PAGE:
• Nerve agents: what are they and how do they work?

    The first nerve agents were invented by accident in the 1930s when researchers were trying to make cheaper and better alternatives to nicotine as insecticides. In their search, German scientists made two organic compounds containing phosphorus that were very effective at killing insect pests. However, they soon discovered that, even in minuscule amounts, the substances caused distressing symptoms in humans exposed to them. The two substances – too toxic to be used as commercial insecticides in agriculture – became known as tabun and sarin. Since then, other nerve agents have been developed, but much less is known about them, although they are thought to work in broadly the same way. Unlike street drugs, nerve agents cannot be made in your kitchen or garden shed, on account of their toxicity, even in tiny amounts. Synthesis of nerve agents requires a specialist laboratory, with fume cupboards. As more details emerge from the case of former Russian spy Sergei Skripal, we’ll know more about the precise substance used and how it should be tackled. Either way, nerve agents are horrendously lethal and chemical warfare is an obscene use of chemicals.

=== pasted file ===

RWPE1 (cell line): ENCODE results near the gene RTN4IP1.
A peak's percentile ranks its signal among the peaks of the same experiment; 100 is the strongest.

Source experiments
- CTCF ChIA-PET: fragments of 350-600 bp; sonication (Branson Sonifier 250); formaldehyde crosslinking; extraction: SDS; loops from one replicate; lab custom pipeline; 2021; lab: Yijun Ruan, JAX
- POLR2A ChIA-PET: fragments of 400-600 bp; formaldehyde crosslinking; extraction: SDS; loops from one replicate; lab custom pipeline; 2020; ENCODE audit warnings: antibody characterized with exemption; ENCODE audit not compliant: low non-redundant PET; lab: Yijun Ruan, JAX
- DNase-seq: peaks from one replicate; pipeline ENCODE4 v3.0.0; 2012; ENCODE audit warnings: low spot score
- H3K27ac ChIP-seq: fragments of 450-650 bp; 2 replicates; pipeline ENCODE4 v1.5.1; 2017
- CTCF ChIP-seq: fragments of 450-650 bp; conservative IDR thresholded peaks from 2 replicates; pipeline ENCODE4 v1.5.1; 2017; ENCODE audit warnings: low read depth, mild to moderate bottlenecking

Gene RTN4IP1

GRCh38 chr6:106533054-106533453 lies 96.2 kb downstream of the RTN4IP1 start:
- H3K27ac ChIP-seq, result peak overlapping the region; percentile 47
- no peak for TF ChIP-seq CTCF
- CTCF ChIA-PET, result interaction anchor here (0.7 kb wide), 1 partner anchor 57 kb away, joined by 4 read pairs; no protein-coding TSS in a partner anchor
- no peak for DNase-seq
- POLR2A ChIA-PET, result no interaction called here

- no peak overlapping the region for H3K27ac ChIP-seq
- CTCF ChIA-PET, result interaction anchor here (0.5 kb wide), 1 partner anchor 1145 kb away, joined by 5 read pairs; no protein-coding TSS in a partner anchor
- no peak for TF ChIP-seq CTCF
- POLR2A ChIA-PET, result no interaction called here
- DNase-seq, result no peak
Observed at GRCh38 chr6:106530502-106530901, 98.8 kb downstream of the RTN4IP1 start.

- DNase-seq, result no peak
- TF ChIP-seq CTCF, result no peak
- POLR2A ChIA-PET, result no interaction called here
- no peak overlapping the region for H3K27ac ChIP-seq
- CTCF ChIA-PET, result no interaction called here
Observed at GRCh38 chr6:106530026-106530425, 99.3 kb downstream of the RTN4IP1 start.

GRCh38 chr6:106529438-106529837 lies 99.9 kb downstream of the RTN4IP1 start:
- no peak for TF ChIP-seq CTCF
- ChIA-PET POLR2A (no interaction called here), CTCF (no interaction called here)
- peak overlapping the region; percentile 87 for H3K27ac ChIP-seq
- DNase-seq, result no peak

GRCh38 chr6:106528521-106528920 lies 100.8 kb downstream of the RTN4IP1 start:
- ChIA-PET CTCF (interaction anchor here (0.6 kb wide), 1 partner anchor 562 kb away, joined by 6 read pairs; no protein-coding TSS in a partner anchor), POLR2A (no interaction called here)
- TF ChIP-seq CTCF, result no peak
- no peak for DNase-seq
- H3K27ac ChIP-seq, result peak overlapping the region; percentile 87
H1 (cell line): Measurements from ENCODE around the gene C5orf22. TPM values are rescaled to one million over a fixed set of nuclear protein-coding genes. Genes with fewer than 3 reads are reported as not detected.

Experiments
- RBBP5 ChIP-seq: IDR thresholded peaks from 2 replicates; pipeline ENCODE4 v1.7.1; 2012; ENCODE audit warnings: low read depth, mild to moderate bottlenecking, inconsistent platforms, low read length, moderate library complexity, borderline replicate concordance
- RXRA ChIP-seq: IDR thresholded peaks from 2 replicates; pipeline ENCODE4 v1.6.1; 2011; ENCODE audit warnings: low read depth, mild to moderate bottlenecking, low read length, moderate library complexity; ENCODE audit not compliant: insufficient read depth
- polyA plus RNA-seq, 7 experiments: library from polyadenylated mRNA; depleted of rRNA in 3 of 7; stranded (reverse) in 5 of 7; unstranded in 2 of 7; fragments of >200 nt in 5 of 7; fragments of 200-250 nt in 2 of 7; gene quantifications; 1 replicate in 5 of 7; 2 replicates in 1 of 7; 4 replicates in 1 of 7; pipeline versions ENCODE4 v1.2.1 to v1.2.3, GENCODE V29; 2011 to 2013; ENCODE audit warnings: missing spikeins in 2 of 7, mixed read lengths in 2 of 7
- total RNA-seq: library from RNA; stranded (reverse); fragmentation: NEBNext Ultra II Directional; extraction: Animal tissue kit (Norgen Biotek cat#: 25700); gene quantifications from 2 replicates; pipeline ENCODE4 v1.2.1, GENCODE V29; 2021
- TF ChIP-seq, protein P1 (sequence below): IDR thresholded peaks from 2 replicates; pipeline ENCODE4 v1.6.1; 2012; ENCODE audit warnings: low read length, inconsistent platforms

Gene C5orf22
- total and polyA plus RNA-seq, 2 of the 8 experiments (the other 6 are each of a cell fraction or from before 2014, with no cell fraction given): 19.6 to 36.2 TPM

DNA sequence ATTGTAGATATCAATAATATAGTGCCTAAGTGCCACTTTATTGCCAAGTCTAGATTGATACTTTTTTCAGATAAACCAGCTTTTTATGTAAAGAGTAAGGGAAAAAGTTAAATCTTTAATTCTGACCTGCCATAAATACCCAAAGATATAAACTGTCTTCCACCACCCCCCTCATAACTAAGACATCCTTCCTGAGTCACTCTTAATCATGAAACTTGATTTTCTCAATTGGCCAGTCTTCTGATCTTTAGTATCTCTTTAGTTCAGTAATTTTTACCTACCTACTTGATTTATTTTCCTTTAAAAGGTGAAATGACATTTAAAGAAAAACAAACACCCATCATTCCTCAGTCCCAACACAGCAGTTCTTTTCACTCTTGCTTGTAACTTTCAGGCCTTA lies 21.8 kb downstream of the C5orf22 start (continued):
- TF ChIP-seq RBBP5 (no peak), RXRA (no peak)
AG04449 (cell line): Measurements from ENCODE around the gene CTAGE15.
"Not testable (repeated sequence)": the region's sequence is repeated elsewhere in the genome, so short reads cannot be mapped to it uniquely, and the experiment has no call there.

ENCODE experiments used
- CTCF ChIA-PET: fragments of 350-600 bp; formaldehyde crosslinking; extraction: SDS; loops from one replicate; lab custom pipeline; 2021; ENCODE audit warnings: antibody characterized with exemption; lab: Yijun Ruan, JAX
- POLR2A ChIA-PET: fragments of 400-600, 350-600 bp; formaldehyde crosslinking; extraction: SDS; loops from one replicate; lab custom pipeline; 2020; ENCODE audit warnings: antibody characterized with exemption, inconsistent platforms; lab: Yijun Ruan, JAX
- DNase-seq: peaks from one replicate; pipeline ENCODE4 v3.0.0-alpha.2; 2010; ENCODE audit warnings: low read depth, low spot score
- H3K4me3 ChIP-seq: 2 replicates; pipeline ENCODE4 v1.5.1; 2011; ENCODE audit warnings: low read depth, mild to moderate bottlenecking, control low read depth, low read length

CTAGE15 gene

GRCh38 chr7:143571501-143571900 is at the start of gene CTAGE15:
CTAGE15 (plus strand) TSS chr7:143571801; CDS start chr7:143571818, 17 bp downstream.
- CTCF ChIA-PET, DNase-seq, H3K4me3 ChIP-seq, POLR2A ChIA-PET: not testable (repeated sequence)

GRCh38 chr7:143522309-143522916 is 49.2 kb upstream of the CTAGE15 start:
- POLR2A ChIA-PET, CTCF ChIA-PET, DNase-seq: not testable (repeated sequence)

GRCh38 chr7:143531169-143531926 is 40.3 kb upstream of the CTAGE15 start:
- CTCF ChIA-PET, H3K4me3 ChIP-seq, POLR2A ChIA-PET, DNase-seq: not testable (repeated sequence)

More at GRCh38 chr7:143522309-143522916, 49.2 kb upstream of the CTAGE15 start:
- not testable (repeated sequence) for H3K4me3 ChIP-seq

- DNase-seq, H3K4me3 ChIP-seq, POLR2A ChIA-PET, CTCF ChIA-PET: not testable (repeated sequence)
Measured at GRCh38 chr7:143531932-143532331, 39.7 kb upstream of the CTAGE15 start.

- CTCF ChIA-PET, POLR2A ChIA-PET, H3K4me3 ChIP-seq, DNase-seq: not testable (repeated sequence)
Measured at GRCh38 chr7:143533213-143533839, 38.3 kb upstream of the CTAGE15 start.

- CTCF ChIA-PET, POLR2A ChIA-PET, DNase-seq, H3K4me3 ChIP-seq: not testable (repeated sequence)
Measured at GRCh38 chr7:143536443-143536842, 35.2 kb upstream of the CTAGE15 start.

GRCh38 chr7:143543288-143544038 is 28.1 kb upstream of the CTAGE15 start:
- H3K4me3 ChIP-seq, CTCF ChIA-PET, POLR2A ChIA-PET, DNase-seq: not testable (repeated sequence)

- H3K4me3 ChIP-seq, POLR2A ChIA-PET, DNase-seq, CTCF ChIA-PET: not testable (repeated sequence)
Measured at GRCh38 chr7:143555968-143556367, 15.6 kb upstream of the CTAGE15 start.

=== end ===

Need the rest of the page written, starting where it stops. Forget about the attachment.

• Suspected nerve-agent attack in U.K. an “appalling, reckless crime”

    The substance used on 4 March to injure an ex-Russian spy ad his daughter was a nerve agent – but the British police say it was rarer than sarin or VX nerve agents, thus making the involvement of Russian state labs in the production of the substance certain. A spokesman for British Prime Minister Theresa May said the attack on Skripal and his daughter was an “appalling and reckless crime.” Skripal’s son Sergei, 44, died on a visit to Russia last year under mysterious circumstances.

  • Low-cost arsenic sensor could save lives

    Worldwide, 140 million people drink water containing unsafe levels of arsenic, according to the World Health Organization. Short-term exposure causes skin lesions, skin cancer and damage to the cognitive development of children, while long-term exposure leads to fatal internal cancers. A new low-cost, easy-to-use sensor which can test drinking water for arsenic in just one minute.